But Paralys is informally about Sleep Paralysis, and despite the intensity of the video, it shows possibilities of the disorder. As we sleep, our brains are supposed to paralyze us from physical movements to prevent acting out the dream. Some people awake, still in the dream or nightmare stage, and are paralyzed from movement while seeing the nightmare before them. In the confusion of the T.V. show in the background of Paralys, the host of the show is supposedly yelling “Sarah Wake-up”.
        I experienced this, once, but nothing like the scariness depicted in the movie. But to see the dream still occurring, but feeling like you’re awake but unable to move, isn’t a pleasant thing.
        Hope Halloweens went Happily. We prepared for more, but only had 6 children visit. I may blog images of homes in the neighborhood that were decorated. Normally I do much more, but an Ailing Car, and a Wedding Reception delayed from last year (but the marriage occurred last year) occupied my time this year. The year went too quickly.
        Best to All.

        Like

  2. Great story! So vividly told! I always wondered about the genesis of the Donkey Lady story. I’d like to share my Donkey Lady story, having grown up on the southside of San Antonio and like any born and bred southsider, being indoctrinated with Donkey Lady stories and “sightings.” The first half of my senior year at McCollum (1973), several Chanter newspaper staff members – I was editor-in-chief at the time – pitched the idea of doing a Halloween story out at the Donkey Lady bridge and having a Halloween photo of some staff members wearing costumes. It had to be at night for the optimal timing of sighting the Donkey Lady. Sharon Bedford, Desty Poulk, Mario Bosquez, Judy Puryear, Linda Pena, Gilbert Mauricio, and myself are the ones I remember being there. One of the pictures (Sharon, Desty and the two ghosts: Judy and Linda) was published in the 1974 yearbook, page 21. That night, we arrived at dark with flashlights and decided to get off the bridge and go into the woods near the creek. We were all on edge, because it was creepy. The photo in the yearbook was taken in the woods. The one who was the most “scared” was Mario! I think he might have been acting — he is now in the TV industry in New York and has acted off-Broadway — and he kept trying to scare the rest of us. Well, he succeeded. “Hear that?” he muttered. “It’s a donkey braying.” We all got quiet and still. We had just taken the photo seen in the yearbook. Suddenly, we heard a screech. We all took off running. The ghosts had sheets over them so couldn’t see. Linda pulled off her sheet, scrambled up and followed the rest of us as we crashed through the bushes. Not Judy, who, apparently was petrified in place. We didn’t realize she wasn’t with us until we got to the car. “Where’s Judy?” we said, but nobody wanted to go back and find her. Finally, we heard her yelling and crashing through the brush, until we finally saw her dragging her sheet behind her, panting and all scratched up. “Thanks ALOT guys!” she said. “Oh Judy, we’re so sorry. We thought you were right behind us.” She laughed and said wryly, “One thing for sure, it’s every man for himself around you guys. Don’t ever join the military.” We all piled into our cars and drove home, excited about our escapade. Looking back, I’m pretty sure the screech was another Mario Bosquez special. He did win the Drama Club Best Actor Award that year. LOL!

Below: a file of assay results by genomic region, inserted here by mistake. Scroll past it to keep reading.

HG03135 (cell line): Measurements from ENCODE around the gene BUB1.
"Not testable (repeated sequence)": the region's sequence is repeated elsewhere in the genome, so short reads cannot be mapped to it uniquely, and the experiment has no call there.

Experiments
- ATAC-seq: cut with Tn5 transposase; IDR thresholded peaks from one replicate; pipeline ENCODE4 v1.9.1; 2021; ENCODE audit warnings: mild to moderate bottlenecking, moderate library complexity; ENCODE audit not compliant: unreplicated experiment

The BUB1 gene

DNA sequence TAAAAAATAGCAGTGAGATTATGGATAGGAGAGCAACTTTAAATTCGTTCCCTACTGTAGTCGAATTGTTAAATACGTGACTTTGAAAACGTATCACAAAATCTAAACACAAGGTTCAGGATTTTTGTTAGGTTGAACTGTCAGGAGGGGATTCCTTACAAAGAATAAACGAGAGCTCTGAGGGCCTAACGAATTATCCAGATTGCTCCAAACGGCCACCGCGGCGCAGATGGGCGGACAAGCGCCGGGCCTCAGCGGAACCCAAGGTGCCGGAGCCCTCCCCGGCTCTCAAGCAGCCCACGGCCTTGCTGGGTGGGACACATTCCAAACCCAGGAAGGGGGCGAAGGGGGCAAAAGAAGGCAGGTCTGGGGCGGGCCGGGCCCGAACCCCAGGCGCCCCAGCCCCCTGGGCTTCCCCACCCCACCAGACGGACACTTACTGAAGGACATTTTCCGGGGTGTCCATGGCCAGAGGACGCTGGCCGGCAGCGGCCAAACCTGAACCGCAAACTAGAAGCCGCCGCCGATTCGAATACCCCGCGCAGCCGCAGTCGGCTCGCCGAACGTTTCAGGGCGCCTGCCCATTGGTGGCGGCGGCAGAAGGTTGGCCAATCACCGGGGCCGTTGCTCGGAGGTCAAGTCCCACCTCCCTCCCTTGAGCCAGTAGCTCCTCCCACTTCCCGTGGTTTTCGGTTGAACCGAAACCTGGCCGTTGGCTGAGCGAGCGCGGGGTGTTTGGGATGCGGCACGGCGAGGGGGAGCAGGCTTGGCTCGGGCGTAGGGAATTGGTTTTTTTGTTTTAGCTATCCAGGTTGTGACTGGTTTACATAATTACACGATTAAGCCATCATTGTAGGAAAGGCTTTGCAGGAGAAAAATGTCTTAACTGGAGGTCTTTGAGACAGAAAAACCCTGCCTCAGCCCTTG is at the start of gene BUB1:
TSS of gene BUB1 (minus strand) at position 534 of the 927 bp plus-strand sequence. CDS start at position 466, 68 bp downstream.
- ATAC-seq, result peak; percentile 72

Liked by 1 person